Anyone living in our contemporary world has probably wondered: is all this running around really making my life better? Enter the counterrevolution. Parallel with a relentless world of work and connectivity comes a school of thought based on ancient Hindu/Buddhist concepts — mindfulness.
What is mindfulness? Definitions vary, but Joyce Russell, psychologist with the University of Maryland, describes it in a recent Washington Post article as a practice revolving around paying focused attention to the present moment, without judging or labeling the experience. She says that a reduction of stress, and increased contentment, self-fulfillment and productivity are benefits. Rob McGrath, a principal with Wind Rose Retreats, offers a similar explanation — the practice of staying open to the present experience without judgment, for the benefit of all.
To me, mindfulness also encompasses the sense of liking yourself, liking your actions and what you do, and thinking positively about those around you. It’s a thoughtful and purposeful way to recharge, slow down a bit from the everyday stresses, and feel good about yourself.
You can acquire or burnish these skills over the next couple of months while a series of eight separate long weekend retreats, organized by Wind Rose Retreats, unfolds at Stratton Mountain ski resort in southern Vermont.
Each retreat offers a deep dive into one aspect of the mindfulness experience. The series, eight in all, began on Sept. 18, and will run through Nov.16 at Stratton Mountain Resort, Vermont.
Treat yourself to a new start of being mindful. The format is similar for all the workshops — morning and evening group sessions with time for relaxing, meditating, yoga, hiking, golf or working out at the resorts fitness center. It’s a perfect fall activity to do by yourself, with a significant other, or a group of friends. And, Stratton Mountain is a great place to get away, particularly in the fall with the beautiful Green Mountains of Vermont, where you can enjoy the outdoors and a host of other activities, or just relax.
These retreats will help you to reflect on your well-being, bring out your inner-self worth and re-establish your sense of purpose, in the things you do. They can literally, change your life. For more information visit windroseretreats.com.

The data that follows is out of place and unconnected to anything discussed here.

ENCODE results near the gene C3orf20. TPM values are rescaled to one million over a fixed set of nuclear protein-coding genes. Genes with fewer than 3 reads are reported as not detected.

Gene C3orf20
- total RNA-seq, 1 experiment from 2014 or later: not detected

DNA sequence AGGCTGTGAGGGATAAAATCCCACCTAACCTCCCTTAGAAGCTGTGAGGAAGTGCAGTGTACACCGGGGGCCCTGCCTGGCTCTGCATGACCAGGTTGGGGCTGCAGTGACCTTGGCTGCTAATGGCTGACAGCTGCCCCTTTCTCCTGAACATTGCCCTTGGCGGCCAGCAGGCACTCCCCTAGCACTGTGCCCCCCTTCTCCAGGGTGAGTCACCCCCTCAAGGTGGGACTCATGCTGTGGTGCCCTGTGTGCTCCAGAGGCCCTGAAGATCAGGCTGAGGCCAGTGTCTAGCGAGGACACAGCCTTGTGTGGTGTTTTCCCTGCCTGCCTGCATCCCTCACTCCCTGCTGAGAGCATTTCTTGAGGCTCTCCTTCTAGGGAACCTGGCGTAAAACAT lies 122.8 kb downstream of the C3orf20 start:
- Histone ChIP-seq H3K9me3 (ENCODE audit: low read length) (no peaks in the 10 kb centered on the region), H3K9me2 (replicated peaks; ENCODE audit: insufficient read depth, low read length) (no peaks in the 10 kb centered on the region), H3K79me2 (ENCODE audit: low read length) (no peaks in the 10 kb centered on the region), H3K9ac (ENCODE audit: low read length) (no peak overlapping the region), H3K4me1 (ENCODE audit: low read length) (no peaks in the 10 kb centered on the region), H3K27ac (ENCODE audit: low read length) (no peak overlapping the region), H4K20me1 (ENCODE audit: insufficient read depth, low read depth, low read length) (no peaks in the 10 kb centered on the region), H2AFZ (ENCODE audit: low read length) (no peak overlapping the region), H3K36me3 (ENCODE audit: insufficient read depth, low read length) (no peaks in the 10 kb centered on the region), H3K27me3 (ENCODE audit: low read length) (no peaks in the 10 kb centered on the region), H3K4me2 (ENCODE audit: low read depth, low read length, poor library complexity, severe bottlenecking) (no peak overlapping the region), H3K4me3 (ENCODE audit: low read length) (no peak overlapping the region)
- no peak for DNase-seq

But you don’t have to wait to attend a Retreat to start being mindful. Here are Three tips to start being mindful in your everyday routine:
1. Practice being more mindful during routine activities like getting dressed or eating meals. Try bringing more awareness to what you are doing and your surroundings.
2. Practice mindfulness while you wait. Like if you are stuck in traffic or waiting for a friend who is late. Try focusing on your breath and bringing attention to your inhaling and exhaling.
3. Practice sensing your body. Notice the way your feet hit the ground and the way your arms move when you walk or run.
Identity Magazine is all about empowering women to get all A’s in the game of life – Accept. Appreciate. Achieve.™ Every contributor and expert answer the Identity 5 questions in keeping with our theme. As a team, we hope to inspire and motivate ourselves and inspire you to get all A’s
What have you accepted within your life, physically and/or mentally? What are you still working on accepting?
I have accepted that I do make mistakes and that I can continually strive to improve in the everyday little things that I do.
What have you learn to appreciate about yourself and/or within your life, physically and mentally? What are you still working on to appreciate?
I appreciate how calm and even-keeled my personality is and I’ve learned to understand that this is a trait which has a positive influence on others. I’m working on being able to show others how much I appreciate the little things they do.
What is one of your most rewarding achievements in life? What makes YOU most proud? What goals and dreams do you still have?
My children. I have tried to impart my values and beliefs and the ability to make sound choices on them as they have grown up (I have one girl and one boy, ages 15 and 18). They are wonderful, responsible, hard working kids who “do the right thing” when faced with difficult choices. I hope to continue this as they reach adulthood.
We all have imperfections, so we think. The truth—we are all perfectly imperfect. What are your not-so-perfect ways? What imperfections and quirks create who you are—your Identity?
I take my work so seriously and it helps form an important piece of my identity. Sometimes I think I should have more of a non-work persona and place greater emphasis on relaxation with friends instead of always working.
“I Love My…” is an outlet for you to express and appreciate all the positive traits that make you…well… YOU! Sharing what you love about yourself will make you smile, feel empowered, and uplift your spirit and soul. (we assure you!)
Identity challenges you to complete the phrase “I Love My…?”
I love my personal time to exercise and to keep myself fit. I love my ability to be very dedicated to this and to ensure that time for exercise is built into my daily routine. I find that keeping a sound body helps keep a sound mind and keeps stress levels down.